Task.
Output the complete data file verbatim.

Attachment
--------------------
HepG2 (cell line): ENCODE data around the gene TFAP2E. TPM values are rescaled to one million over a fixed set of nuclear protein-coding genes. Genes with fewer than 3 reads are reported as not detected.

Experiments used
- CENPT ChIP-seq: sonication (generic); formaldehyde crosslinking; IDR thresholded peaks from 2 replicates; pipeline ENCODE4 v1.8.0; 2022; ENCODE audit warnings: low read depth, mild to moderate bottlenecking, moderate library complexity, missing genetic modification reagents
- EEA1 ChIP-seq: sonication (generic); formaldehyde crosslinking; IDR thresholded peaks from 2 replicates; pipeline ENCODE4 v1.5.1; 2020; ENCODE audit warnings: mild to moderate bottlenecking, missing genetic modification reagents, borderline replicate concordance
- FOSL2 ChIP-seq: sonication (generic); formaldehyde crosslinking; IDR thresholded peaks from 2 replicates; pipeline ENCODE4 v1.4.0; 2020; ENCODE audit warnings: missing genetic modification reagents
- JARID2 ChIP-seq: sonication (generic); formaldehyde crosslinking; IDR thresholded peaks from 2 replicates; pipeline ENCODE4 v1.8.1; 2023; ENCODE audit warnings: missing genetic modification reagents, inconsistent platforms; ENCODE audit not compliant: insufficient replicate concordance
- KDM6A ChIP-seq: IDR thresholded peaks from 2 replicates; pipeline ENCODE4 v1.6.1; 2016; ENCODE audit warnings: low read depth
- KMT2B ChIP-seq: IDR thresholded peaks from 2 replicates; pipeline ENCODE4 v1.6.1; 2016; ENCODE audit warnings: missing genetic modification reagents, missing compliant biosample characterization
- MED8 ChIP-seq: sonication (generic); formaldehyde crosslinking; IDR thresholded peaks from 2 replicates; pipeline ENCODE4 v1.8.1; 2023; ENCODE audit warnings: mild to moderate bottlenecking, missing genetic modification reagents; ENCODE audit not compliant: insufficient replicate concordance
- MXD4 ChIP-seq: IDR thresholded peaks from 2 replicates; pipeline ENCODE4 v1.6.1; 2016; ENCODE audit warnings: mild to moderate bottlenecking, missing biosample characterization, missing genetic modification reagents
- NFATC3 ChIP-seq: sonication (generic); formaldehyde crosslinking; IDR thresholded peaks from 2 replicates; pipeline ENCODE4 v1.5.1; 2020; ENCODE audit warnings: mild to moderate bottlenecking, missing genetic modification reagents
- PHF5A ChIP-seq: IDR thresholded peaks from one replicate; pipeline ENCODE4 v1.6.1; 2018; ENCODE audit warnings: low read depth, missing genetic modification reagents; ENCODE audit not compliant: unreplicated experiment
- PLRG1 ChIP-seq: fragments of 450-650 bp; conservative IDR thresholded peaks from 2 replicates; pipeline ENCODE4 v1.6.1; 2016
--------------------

HepG2 (cell line): ENCODE data around the gene TFAP2E. TPM values are rescaled to one million over a fixed set of nuclear protein-coding genes. Genes with fewer than 3 reads are reported as not detected.

Experiments used
- CENPT ChIP-seq: sonication (generic); formaldehyde crosslinking; IDR thresholded peaks from 2 replicates; pipeline ENCODE4 v1.8.0; 2022; ENCODE audit warnings: low read depth, mild to moderate bottlenecking, moderate library complexity, missing genetic modification reagents
- EEA1 ChIP-seq: sonication (generic); formaldehyde crosslinking; IDR thresholded peaks from 2 replicates; pipeline ENCODE4 v1.5.1; 2020; ENCODE audit warnings: mild to moderate bottlenecking, missing genetic modification reagents, borderline replicate concordance
- FOSL2 ChIP-seq: sonication (generic); formaldehyde crosslinking; IDR thresholded peaks from 2 replicates; pipeline ENCODE4 v1.4.0; 2020; ENCODE audit warnings: missing genetic modification reagents
- JARID2 ChIP-seq: sonication (generic); formaldehyde crosslinking; IDR thresholded peaks from 2 replicates; pipeline ENCODE4 v1.8.1; 2023; ENCODE audit warnings: missing genetic modification reagents, inconsistent platforms; ENCODE audit not compliant: insufficient replicate concordance
- KDM6A ChIP-seq: IDR thresholded peaks from 2 replicates; pipeline ENCODE4 v1.6.1; 2016; ENCODE audit warnings: low read depth
- KMT2B ChIP-seq: IDR thresholded peaks from 2 replicates; pipeline ENCODE4 v1.6.1; 2016; ENCODE audit warnings: missing genetic modification reagents, missing compliant biosample characterization
- MED8 ChIP-seq: sonication (generic); formaldehyde crosslinking; IDR thresholded peaks from 2 replicates; pipeline ENCODE4 v1.8.1; 2023; ENCODE audit warnings: mild to moderate bottlenecking, missing genetic modification reagents; ENCODE audit not compliant: insufficient replicate concordance
- MXD4 ChIP-seq: IDR thresholded peaks from 2 replicates; pipeline ENCODE4 v1.6.1; 2016; ENCODE audit warnings: mild to moderate bottlenecking, missing biosample characterization, missing genetic modification reagents
- NFATC3 ChIP-seq: sonication (generic); formaldehyde crosslinking; IDR thresholded peaks from 2 replicates; pipeline ENCODE4 v1.5.1; 2020; ENCODE audit warnings: mild to moderate bottlenecking, missing genetic modification reagents
- PHF5A ChIP-seq: IDR thresholded peaks from one replicate; pipeline ENCODE4 v1.6.1; 2018; ENCODE audit warnings: low read depth, missing genetic modification reagents; ENCODE audit not compliant: unreplicated experiment
- PLRG1 ChIP-seq: fragments of 450-650 bp; conservative IDR thresholded peaks from 2 replicates; pipeline ENCODE4 v1.6.1; 2016